Chris Montville and Julia Washenberger, MCIL relocation staff, say housing issues alone can take months to resolve. Public housing waiting lists might run three to six months in the city, they said. In other areas, it’s longer. If a client has geographical restrictions, and is trying to move near family, it can slow the process.
An additional federal rule change restricts payments for service. Under the old rules, the county or a contractor would get paid periodically. Under the new rule, they only get paid if the client is successfully placed.
That means if the county or contracted relocation coordinator works with someone for six weeks and that person has a medical setback or changes their mind, the provider is out of luck: No placement, no payment.
David Hancox, MCIL’s executive director, said nursing home relocation—and the choice and independence it reflects—is important to MCIL’s mission. MCIL works with 15-20 clients at any one time. It takes an average of 112 days to get them relocated. That is 52 days longer than the federal program will pay for under the new rule
MCIL would try to continue providing services under the new rules, Hancox said. But it would not be able to afford too many cases where the government denied payments after the agency had delivered services to clients.
Hancox said his organization charges $72 an hour for relocation services. On average, relocation has taken 81.2 hours per client.
Do the math and that means the long-term savings from relocation needs to be at least $5,846 to offset the short-term costs. Since not all relocations are successful, the savings needs to be more than that.
Hennepin County’s Chamberlin said from January-November 2007, the county referred 140 clients for relocation services to five contracted vendors, including MCIL. Fifty-six were placed successfully and 38 were still receiving services. Of the 48 who did not complete the process, 16 changed their mind, eight died, four exceeded the 180-day limit, and six turned out to be ineligible. There was a smattering of other reasons.
MCIL staff said that while individual cases could cost more to move someone out of a nursing home to community care, overall relocation saves money. For Wilcox, it saves more than $100 a day to have her in assisted living rather than a nursing home, MCIL staff said.
Her move will pay for itself if she stays in assisted living approximately two months.
It is impossible to tell the typical story of someone helped through Targeted Case Management. Each is different.
A brutal domestic assault left Antoinette “Ann” Koger with severe traumatic brain injury. Unable to move or communicate in any significant way; she lived in a nursing home for 5 years.
Tajuana Farley, Ann’s sister, felt strongly that Ann had a better chance of improving if instead of sitting alone in a dark nursing home room she had more family contact. Herself a personal care attendant, Farley wanted to bring her little sister home. But she had a hard time negotiating the bureaucracy.
“I did the paperwork,” she said. “They were sending me back and forth through Human Services. They said you can take her home but we can’t pay for anything,” because she is a relative.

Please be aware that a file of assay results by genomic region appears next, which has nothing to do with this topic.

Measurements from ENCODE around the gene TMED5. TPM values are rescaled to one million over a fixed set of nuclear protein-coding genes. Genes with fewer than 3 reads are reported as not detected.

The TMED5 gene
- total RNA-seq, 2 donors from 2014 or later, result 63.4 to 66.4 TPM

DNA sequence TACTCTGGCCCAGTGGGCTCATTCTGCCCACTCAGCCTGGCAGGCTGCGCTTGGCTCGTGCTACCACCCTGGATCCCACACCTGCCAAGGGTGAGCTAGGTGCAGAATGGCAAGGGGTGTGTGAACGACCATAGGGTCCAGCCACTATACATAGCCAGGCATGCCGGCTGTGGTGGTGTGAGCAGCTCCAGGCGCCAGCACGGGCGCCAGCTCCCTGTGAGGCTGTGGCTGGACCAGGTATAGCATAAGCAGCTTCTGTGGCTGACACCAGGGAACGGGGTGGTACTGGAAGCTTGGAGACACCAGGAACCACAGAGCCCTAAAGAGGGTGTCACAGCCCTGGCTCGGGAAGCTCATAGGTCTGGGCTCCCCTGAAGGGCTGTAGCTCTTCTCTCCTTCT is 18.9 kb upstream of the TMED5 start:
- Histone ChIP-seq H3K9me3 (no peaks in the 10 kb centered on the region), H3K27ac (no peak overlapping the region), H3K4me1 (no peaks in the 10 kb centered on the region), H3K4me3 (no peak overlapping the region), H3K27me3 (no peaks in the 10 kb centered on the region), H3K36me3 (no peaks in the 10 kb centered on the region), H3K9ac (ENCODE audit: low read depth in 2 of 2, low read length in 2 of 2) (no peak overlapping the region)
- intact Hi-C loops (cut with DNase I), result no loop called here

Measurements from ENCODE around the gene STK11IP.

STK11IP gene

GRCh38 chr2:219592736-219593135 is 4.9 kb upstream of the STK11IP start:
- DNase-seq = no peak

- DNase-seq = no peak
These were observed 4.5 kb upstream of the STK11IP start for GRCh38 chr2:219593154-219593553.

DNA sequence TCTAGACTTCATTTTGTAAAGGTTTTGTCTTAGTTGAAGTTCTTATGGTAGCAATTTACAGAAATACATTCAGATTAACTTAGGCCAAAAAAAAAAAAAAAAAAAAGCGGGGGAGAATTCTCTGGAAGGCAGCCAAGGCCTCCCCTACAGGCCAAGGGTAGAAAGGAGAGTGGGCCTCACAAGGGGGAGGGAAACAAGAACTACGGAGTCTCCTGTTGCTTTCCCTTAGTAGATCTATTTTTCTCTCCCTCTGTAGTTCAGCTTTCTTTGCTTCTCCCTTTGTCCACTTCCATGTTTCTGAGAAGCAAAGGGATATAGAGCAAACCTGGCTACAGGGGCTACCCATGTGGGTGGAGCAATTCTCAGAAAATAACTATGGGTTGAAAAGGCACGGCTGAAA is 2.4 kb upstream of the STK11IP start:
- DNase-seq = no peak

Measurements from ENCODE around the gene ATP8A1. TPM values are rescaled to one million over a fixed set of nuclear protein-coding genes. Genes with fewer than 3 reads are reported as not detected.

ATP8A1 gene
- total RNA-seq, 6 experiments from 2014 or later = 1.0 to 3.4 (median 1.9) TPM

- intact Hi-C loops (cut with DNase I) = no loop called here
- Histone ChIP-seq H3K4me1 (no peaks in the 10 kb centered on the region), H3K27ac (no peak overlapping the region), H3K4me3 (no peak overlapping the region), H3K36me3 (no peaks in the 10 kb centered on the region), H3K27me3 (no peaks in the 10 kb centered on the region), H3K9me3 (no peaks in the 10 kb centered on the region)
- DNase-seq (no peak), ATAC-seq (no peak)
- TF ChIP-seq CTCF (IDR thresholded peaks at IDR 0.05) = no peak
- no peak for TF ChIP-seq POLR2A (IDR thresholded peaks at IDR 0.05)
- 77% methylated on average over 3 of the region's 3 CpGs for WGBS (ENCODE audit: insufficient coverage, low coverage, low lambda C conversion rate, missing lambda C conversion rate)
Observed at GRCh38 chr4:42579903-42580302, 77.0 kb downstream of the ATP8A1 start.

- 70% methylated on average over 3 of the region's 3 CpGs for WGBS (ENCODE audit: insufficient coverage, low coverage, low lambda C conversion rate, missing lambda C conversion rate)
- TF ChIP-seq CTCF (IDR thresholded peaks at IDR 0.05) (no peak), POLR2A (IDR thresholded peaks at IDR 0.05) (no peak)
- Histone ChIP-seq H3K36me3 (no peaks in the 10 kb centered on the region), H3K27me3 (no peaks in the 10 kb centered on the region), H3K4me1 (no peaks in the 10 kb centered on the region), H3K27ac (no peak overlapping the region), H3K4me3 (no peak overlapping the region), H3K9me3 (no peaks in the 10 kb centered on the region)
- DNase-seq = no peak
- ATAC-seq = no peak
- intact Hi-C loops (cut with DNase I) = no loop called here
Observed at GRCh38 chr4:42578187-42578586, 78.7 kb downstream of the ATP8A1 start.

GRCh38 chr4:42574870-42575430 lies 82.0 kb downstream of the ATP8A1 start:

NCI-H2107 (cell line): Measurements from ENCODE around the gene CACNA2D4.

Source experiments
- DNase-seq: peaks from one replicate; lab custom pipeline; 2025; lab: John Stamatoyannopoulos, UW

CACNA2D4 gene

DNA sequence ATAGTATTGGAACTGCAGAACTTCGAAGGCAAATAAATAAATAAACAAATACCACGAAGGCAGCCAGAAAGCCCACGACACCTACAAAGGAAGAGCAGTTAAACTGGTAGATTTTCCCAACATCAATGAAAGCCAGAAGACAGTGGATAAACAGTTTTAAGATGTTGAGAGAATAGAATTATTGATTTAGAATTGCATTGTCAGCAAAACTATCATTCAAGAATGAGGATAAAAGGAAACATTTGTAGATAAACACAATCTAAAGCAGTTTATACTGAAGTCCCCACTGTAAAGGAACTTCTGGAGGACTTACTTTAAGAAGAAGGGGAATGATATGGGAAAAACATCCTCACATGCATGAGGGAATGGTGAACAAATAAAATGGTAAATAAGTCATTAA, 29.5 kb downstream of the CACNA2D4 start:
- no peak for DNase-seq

The case was complex because of Koger’s health needs and the need to find a residence that worked for both sisters. MCIL worked for 175 days on the relocation.
Koger, now 42, has lived with her sister since 2004. She has a personal care attendant 14 hours a day as well as periodic nursing assistance. The cost of care at home is $259 a day, MCIL said. Because she left the nursing home several years ago, the cost comparison between home care and nursing home care was not easily available.
Farley said she takes her sister to the park and their mother’s house, and her sisters come to visit
During a recent visit to their apartment on St. Paul’s east side, Ann sat in her wheelchair, her eyes flicking back and forth rapidly. Her face changed expressions, but it was unclear what she was tracking. “She will laugh. She will say a couple of words. And then not say anything for a long time,” Farley said. “That is an improvement. We are still hopeful this whole thing will turn around.”
Most contracted services have stopped taking cases in Hennepin County, and that means more work for county staff. The county also gets less reimbursement for its work under the new rules.
“To have the monies be limited certainly takes some of the wind out of the sail, but it doesn’t stop the service,” Chamberlin said. “We will provide the service as best as we can.”
As for Wilcox, she is eyeing new volunteer opportunities.
Based on her nursing home experience, she now wants to help with the nursing home relocation program. A long-time advocate for disabled people, she said she met nursing home residents who could live more independently.
And she knows what a difference the move can make.
Wilcox has survived MS, a divorce and even an Amtrak train derailment, she said, but those were nothing compared to the depression she felt in the nursing home.
“There was one gal who bellowed from morning to night, and sometimes all through the night, day after day after day,” she recalled.
When she moved into Central Towers, “It was like heaven. The first day I did nothing but sit and totally enjoyed the quiet,” she said.